Todd Saunders has made his mark by turning the middle of nowhere into somewhere. His architecture—bare, sculptural, conductive—amplifies place like a microphone set in the landscape, making both built space and the place it’s in palpably present. Designed by Saunders, the Fogo Island Inn opened last summer on a beautiful Newfoundland island, with five stars, Bruce Mau graphics, a restaurant run by chef Murray McDonald, and 29 rooms overlooking the wild North Atlantic. Along with four art studios he created nearby (there are plans to build two more), it is part of an ambitious scheme involving design, craft, and art, to reinvent the local economy while preserving the culture around it.
Fogo represents a homecoming for Saunders, who was born in Gander, Newfoundland, an hour-and-a-half drive plus 45-minute ferry ride away. In 1996, he settled in another northern town, Bergen, Norway, where he established a studio (and later a family), now cluttered with models and wallpapered with renderings. At the age of 44, Saunders has become one of the most talented Canadian architects working abroad.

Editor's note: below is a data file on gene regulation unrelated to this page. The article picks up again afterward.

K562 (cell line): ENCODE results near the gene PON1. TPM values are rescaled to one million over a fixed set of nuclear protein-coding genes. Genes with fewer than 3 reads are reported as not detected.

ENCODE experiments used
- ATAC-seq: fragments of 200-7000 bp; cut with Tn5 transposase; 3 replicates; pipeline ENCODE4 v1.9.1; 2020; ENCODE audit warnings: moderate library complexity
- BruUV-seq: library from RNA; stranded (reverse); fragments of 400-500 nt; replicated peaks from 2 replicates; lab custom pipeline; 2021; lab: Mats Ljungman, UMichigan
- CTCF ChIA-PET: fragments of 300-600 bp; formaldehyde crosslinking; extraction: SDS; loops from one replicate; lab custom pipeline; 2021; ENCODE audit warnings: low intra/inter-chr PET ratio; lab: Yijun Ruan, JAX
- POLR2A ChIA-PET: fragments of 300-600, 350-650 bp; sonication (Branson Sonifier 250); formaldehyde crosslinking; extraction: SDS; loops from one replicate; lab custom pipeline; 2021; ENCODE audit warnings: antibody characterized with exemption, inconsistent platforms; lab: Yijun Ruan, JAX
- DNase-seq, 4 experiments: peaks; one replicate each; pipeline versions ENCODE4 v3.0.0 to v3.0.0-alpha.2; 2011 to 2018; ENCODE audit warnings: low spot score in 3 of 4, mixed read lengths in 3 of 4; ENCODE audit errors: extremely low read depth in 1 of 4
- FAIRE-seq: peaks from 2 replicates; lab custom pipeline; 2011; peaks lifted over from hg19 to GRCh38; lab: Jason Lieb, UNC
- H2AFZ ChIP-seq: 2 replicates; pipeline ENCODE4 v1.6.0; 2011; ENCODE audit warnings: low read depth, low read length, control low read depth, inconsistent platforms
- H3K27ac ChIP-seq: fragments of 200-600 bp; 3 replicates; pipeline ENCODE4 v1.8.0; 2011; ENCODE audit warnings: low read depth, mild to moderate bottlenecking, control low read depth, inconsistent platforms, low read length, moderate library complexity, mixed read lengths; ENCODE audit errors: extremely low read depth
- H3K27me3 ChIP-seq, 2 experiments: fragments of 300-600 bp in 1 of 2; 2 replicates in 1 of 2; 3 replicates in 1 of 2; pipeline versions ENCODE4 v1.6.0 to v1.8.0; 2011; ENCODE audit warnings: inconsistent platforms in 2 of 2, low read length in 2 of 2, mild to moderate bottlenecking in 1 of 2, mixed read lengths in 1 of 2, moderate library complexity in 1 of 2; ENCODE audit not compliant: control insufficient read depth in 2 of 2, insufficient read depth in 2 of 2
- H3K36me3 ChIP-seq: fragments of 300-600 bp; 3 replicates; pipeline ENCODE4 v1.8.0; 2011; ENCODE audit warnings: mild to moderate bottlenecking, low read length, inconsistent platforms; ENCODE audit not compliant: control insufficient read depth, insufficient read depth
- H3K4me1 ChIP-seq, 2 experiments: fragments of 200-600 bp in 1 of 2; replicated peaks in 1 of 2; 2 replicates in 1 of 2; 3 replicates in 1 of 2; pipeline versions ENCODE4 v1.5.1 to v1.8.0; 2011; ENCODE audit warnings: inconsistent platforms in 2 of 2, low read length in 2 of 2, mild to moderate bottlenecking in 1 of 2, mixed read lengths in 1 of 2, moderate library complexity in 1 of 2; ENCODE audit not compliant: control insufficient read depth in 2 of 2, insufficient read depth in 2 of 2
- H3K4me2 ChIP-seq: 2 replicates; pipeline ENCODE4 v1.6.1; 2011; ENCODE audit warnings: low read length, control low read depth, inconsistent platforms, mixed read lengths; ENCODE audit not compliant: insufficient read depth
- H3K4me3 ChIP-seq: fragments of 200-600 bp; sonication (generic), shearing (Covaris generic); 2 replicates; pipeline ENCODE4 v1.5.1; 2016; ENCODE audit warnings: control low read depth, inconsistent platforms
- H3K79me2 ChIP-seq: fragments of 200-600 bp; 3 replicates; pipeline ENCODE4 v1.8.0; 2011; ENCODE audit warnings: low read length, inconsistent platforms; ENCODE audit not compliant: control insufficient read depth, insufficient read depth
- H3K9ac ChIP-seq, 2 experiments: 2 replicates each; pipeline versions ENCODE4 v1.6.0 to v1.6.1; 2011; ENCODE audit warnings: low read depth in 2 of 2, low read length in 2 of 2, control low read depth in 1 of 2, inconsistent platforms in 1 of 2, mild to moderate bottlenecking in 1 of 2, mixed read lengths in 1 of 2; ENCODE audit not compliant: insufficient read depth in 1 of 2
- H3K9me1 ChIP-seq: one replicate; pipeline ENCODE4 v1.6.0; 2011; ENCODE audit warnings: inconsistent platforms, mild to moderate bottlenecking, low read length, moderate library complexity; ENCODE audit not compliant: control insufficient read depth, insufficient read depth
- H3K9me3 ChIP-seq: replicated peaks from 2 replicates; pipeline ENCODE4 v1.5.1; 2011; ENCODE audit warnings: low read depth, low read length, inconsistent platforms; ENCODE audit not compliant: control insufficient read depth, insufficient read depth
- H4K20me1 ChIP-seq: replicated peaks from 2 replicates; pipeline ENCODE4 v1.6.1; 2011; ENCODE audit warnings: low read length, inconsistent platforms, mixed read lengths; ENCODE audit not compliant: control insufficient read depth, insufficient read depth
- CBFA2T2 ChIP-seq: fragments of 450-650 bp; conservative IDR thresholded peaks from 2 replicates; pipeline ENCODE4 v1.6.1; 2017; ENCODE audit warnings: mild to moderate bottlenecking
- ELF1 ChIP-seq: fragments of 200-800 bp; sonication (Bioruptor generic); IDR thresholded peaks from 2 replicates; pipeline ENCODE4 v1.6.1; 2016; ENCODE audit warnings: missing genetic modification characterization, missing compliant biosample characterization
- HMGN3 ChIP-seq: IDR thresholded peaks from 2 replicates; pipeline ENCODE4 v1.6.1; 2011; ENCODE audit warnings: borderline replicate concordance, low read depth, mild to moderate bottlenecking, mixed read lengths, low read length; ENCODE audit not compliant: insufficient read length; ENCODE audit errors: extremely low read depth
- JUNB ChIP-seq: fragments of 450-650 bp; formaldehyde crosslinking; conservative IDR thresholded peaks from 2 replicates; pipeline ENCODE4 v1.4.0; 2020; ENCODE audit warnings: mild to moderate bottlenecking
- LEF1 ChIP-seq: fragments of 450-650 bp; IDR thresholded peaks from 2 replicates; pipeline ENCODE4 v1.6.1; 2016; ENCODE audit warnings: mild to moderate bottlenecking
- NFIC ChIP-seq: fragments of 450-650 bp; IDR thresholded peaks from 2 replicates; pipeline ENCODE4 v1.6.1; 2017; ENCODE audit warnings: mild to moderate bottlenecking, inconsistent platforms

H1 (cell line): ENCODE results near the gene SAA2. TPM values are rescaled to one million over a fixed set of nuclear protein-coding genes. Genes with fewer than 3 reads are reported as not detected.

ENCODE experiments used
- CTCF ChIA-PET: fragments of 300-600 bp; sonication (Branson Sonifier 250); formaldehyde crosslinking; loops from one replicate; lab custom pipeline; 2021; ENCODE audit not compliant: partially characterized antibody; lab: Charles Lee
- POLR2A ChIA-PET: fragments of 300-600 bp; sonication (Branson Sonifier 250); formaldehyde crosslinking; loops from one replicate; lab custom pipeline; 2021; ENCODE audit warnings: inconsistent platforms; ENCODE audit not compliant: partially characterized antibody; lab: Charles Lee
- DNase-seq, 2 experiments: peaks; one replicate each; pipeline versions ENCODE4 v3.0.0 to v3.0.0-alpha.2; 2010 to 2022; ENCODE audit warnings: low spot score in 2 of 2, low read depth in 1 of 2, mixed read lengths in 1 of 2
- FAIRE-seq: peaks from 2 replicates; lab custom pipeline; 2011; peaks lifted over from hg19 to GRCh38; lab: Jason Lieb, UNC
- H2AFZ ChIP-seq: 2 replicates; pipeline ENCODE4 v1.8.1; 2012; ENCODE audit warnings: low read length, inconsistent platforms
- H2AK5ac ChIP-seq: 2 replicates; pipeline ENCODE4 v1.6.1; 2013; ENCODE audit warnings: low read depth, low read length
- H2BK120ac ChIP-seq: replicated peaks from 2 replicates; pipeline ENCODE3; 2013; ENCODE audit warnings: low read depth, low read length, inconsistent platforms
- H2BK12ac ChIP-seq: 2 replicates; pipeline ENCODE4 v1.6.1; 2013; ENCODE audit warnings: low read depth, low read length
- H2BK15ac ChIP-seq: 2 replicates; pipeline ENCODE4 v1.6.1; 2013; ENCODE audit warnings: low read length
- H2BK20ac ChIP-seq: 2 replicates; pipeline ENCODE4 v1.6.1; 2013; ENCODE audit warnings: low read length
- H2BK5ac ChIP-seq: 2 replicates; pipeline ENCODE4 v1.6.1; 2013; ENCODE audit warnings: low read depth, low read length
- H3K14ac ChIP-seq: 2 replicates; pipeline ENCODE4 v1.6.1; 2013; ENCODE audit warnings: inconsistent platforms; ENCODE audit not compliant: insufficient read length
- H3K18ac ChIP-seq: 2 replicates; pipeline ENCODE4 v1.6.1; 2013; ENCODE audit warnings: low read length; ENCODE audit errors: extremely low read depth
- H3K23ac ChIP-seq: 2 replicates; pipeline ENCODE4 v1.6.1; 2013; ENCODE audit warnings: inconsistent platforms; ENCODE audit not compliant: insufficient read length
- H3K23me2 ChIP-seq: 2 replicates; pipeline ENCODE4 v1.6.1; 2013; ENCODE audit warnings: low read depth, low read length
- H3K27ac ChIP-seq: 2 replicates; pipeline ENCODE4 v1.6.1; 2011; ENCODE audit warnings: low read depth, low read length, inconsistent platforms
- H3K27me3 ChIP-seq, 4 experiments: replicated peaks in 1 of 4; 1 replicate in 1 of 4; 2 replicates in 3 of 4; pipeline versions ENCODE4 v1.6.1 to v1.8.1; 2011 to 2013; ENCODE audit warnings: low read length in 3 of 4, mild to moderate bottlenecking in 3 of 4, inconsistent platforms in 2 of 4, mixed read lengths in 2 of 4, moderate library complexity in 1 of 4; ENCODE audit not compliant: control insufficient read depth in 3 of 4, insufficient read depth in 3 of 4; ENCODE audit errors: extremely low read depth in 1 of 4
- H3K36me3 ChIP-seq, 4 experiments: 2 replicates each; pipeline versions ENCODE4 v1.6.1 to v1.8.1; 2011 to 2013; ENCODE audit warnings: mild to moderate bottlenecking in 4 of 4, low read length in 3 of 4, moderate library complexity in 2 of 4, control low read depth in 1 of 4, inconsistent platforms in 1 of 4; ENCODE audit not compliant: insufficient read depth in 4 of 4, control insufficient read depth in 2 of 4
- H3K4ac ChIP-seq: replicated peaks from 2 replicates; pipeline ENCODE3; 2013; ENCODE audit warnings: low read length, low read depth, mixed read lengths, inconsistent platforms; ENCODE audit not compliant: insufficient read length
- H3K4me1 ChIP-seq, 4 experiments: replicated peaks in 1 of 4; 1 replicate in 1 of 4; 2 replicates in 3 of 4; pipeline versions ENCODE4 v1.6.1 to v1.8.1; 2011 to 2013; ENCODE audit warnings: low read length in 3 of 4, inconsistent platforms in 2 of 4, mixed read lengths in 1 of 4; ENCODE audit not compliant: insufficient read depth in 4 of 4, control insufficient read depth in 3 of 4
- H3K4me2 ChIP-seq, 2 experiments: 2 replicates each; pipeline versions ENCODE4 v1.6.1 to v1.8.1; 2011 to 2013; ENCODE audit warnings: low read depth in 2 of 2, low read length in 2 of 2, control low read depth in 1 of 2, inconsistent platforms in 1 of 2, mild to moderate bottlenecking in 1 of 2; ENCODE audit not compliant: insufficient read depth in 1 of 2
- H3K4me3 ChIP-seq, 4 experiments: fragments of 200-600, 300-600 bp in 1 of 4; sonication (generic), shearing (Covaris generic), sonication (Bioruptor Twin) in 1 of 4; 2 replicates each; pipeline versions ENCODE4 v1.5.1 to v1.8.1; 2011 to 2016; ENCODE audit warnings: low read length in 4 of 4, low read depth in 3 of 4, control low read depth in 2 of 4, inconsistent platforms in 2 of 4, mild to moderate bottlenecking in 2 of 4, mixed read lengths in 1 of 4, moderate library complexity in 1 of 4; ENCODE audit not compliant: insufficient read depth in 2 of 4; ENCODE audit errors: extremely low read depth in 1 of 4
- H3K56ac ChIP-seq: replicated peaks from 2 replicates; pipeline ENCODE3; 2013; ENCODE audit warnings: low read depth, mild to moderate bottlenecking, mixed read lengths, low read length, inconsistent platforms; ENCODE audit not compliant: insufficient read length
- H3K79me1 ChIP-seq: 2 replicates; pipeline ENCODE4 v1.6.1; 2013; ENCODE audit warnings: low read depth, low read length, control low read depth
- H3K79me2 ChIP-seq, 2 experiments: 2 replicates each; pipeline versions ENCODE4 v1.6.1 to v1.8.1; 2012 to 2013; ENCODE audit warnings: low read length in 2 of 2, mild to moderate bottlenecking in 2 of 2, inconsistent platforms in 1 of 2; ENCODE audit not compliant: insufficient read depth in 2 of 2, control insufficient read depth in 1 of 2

In Norway, the glaciers, waterfalls, fjords, and avalanches result in an architecture that, instead of beating its chest in the face of nature, is modest and spare. Saunders brought this sensibility with him on his return to Fogo; his studios there are anchored lightly into the craggy littoral and perched on pilotis, an old outport building tradition.
Saunders pares forms down based on ideas that sound modest, but are later writ large and graphical. “With the white studio [the Squish Studio], I wanted something like a comma in the landscape,” he says. “The Bridge Studio was about making something very shy, very quiet.” On leggy, tilting stilts, the inn looks like a fishing stage (and is no-holds-barred sustainable). Saunders hadn’t worked at this scale before. “I told myself that it was just a big house with 29 bedrooms and a bit bigger kitchen,” he admits, which incidentally, gave the inn the deep sense of comfort that the landscape withholds. Then the Shorefast Foundation—a charity committed to developing economic and cultural resilience for Fogo Island—mediated a collaboration among Saunders, international designers, and local craftspeople and boat builders to create the furnishings: local carpenters made the beds and Ineke Hans rocking chairs, and local craftswomen sewed the colourful quilts.
Saunders’s work points to people as well as to place, and to place as powerfully as to architecture. This virtue was evident a decade ago when, with Tommie Wilhelmsen, he designed the Aurland Lookout, which peels off the lip of a Norwegian cliff. At the end of the platform, only a single sheet of glass, canted outward, separates visitors from 640 metres of air. “You have to learn to lean forward and let go of yourself,” Saunders says. “The architecture doesn’t protect you anymore—you become a part of the landscape.”